But let’s assume that heuristic approaches like these can useful and even necessary. How would you go about supplementing a list like this with specific attention to these questions of significance, importance, interestingness, or surprise? Would you look at this list with students and ask them a series of follow-up questions? What would they be? If you set them to work on a particular example, how do you address the problem of constructing a context in which things like “importance” can be debated? Our group has had discussion about how to bring students’ own experiences into classroom discussions. How would you address students’ questions that are specifically directed at whether they can bring the circumstances of their lives to bear on what is important at this level of textual detail? Any other thoughts about how you use or would use this kind of list?

I am also preparing to lead a workshop with tutors specifically on how they give feedback to tutees. This has led me to think about the kinds of conversations that I have with R&C students in office hours. We have talked about how to structure written feedback to students in ways that are helpful to students while not proving too great a burden for instructors. I have a separate set of questions about feedback in office hours:

What form do your conversations in office hours tend to take? I think it helps to frame this in terms of specific activities. Do you lecture in office hours? Do you ask a lot of questions about the student’s writing or about the student’s understanding of the text? What other kinds of questions do you ask? Do you refer to lists like the one above? Do else do you do that doesn’t fit within these categories? How do you balance the contrary impulses of, on the one hand, not wanting to dictate the questions and aims of the student’s paper and, on the other hand, wanting to be a good reader with specific interests who also happens to be in charge of assessing the student’s writing?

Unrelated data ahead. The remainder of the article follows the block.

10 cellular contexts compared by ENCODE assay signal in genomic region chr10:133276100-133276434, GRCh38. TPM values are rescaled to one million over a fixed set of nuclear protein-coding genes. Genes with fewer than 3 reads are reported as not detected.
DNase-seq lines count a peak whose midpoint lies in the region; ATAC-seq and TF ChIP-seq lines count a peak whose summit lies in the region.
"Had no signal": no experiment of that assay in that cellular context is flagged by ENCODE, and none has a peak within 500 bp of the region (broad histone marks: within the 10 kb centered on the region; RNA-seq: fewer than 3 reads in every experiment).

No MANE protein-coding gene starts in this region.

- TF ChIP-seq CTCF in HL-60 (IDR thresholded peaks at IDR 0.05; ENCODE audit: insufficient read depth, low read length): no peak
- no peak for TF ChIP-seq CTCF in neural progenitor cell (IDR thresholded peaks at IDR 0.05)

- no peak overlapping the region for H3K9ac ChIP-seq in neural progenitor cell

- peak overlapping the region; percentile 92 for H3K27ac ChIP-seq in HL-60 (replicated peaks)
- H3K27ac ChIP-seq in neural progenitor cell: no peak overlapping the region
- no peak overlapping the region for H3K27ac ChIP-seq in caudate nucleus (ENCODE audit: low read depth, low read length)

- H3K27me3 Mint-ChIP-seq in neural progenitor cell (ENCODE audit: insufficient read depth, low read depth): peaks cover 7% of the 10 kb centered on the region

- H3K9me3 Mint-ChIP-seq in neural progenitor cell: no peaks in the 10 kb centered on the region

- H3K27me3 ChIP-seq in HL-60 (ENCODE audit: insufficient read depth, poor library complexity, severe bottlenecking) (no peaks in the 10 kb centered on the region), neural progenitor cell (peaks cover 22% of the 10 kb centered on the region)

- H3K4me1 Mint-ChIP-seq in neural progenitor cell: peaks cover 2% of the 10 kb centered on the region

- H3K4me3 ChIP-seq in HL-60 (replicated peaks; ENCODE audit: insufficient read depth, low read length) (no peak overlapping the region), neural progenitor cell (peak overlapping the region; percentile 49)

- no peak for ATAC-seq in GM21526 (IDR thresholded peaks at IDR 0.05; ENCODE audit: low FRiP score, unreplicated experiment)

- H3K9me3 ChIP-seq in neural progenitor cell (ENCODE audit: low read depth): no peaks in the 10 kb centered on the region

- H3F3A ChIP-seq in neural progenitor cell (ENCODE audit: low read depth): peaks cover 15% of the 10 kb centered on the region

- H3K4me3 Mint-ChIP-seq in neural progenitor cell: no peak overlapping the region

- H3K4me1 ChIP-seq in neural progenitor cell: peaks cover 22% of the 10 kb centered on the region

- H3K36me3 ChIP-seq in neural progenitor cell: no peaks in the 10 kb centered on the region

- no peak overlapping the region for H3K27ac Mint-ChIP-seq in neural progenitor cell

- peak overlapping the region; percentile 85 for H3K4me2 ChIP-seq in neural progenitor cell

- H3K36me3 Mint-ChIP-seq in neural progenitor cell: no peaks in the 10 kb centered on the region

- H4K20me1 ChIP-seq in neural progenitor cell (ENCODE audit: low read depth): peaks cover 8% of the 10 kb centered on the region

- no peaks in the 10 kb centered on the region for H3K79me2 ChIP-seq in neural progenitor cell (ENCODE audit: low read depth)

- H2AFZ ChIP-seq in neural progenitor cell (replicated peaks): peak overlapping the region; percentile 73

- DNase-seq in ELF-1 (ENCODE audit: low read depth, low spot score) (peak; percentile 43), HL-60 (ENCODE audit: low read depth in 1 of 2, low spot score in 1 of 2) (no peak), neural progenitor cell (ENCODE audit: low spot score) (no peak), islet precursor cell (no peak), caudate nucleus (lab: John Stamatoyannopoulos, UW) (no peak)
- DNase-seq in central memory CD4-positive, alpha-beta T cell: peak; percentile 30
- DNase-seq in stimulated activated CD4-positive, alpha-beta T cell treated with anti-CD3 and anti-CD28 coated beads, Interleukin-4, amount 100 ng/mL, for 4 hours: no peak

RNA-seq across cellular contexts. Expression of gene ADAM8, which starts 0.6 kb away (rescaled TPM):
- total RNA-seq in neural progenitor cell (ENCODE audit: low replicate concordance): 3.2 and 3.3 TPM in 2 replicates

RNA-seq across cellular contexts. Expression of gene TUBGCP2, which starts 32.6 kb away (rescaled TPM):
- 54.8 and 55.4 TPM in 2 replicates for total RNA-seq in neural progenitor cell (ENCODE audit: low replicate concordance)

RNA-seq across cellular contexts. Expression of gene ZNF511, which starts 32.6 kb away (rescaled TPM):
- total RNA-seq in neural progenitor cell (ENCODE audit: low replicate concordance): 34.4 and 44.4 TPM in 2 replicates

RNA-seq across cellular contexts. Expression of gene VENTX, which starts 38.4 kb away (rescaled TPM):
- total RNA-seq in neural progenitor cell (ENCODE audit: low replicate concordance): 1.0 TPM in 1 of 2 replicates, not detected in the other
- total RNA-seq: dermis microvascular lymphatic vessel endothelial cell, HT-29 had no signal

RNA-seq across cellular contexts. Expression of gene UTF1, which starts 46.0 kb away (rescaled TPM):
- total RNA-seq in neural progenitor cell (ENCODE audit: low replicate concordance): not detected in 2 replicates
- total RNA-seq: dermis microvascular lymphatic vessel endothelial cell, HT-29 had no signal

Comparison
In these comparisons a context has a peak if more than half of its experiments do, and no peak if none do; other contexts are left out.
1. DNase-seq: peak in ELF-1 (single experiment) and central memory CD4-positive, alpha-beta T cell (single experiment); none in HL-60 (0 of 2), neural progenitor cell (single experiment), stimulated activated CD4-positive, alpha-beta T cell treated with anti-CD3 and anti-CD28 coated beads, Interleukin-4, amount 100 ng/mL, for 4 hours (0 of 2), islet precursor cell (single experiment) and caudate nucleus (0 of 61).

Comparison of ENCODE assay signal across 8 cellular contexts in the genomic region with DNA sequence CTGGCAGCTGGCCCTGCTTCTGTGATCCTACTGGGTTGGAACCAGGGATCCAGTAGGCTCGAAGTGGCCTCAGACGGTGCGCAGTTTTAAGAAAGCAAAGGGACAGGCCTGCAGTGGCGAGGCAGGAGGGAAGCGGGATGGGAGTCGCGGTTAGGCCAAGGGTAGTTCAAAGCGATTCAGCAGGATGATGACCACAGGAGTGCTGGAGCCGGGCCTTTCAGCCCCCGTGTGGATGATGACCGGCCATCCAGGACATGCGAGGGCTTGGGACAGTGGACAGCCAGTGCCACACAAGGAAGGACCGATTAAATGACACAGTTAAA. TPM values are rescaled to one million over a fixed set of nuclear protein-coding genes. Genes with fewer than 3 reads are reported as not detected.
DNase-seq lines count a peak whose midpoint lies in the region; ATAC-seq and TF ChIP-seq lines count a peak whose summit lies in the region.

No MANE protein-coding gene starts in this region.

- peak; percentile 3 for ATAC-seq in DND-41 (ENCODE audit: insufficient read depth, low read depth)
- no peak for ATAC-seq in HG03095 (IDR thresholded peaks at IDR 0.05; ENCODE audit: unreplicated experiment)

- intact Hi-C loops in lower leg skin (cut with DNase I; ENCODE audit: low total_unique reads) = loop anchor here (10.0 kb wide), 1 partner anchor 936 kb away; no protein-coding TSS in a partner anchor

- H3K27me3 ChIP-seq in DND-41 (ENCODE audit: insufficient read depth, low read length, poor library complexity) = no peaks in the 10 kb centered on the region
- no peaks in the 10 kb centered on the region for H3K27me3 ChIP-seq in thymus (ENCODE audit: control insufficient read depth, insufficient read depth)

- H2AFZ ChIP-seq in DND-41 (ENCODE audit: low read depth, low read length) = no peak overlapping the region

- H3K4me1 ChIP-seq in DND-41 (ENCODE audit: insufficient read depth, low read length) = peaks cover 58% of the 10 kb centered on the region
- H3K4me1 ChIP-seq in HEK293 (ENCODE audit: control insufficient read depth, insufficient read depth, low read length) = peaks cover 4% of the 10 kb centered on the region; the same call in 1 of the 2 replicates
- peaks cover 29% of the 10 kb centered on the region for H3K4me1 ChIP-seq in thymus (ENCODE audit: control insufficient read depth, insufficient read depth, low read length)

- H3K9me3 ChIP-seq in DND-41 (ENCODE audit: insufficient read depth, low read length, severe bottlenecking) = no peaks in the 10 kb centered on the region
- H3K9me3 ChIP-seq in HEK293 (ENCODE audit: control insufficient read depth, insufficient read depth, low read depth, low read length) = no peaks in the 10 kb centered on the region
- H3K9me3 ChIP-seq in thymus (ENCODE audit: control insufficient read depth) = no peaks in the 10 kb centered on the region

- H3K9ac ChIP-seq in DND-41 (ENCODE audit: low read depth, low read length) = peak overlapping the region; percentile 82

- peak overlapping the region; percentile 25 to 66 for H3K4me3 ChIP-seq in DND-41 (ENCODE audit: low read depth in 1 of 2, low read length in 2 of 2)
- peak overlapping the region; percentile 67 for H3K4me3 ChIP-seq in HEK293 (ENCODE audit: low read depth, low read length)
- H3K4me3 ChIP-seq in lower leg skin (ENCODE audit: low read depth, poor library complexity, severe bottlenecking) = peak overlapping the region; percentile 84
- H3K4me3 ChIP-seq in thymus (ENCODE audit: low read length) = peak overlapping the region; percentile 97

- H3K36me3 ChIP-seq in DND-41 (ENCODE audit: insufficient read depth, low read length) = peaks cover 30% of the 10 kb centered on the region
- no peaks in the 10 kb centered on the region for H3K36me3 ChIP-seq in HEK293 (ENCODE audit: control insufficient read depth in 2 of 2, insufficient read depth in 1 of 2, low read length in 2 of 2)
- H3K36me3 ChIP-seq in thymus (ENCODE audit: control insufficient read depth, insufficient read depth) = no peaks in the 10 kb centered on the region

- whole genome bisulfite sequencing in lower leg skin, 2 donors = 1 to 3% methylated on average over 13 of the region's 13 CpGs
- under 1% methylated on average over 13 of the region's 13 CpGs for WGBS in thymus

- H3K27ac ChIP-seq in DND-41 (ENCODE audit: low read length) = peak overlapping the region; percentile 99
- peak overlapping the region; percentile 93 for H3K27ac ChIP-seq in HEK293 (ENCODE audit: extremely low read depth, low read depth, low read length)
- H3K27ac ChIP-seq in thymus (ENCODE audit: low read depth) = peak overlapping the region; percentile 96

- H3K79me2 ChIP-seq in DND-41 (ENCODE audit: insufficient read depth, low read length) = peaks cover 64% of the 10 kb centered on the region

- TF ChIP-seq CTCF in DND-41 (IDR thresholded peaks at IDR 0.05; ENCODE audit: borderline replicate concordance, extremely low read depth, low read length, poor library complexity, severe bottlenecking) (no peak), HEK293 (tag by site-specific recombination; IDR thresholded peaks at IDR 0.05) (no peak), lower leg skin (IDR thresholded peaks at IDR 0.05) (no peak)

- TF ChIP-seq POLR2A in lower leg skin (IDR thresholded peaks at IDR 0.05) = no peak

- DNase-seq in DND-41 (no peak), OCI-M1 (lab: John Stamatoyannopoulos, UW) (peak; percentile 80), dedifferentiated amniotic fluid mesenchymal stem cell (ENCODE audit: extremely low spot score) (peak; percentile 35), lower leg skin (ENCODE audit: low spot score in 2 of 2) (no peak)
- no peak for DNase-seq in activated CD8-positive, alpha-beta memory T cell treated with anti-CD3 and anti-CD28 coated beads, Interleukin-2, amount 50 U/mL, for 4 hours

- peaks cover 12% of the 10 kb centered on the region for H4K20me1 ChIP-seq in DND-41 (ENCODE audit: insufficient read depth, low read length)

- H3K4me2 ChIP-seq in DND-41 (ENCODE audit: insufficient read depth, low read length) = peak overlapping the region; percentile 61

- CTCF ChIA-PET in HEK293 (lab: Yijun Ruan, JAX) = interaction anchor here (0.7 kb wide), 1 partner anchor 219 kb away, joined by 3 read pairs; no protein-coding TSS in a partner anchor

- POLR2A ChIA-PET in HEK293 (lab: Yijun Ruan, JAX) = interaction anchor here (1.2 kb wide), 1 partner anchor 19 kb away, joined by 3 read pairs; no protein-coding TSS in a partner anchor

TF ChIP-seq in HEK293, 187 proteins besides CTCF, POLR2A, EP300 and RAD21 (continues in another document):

I’m grateful for any thoughts you have about teaching close reading and discussing student work in office hours.

— Howard

October Reflections: Lazy Lisa

So far this fall, I’ve been fighting a losing battle with laziness. I haven’t touched my dissertation in over a month and I’m not particularly eager to get back to it. Granted, I’ve got other things on my mind (which I’m not going to get into on this public blog, but we’ve all had the experience of personal things taking priority over the professional). Laziness is creeping into my teaching as well. I find myself falling into old habits, mainly because it’s easier to rely on resources I’ve used in the past than it is to come up with radically new ideas for activities and documents. That’s not to say that I’ve completely abandoned all of the helpful things we discussed together this summer: my co-teacher and I have brought writing into the classroom in a big way, with a lot of fast-writes and reflections. These have been pretty easy to integrate into our existing framework; they don’t take me far out of my comfort zone. And so the laziness persists.

Another area in which I’m leaning on old, familiar techniques is in talking about writing. I find myself advising students to put sources “into conversation” and stressing the importance of addressing the “so what?” implications of a thesis (both taken from Writing Analytically, an old stand-by). At the same time, I have a new focus on revision and new ways to talk about it. We’re taking drafts through more stages, and communicating more clearly to our students what we see as the purpose of each stage. I think we’ve succeeded in conveying to them that writing is an iterative process; they seem a lot more willing to find ways to rework ideas – often involving mixing old writing with new – without seeing it as a devastating setback. Today we did our first substantial peer draft workshop, and I found myself mixing old with new as well: we randomly generated groups of 3-4 students and suggested Joe’s basic mark-up key, but we also included a more structured handout to guide their reading and commenting.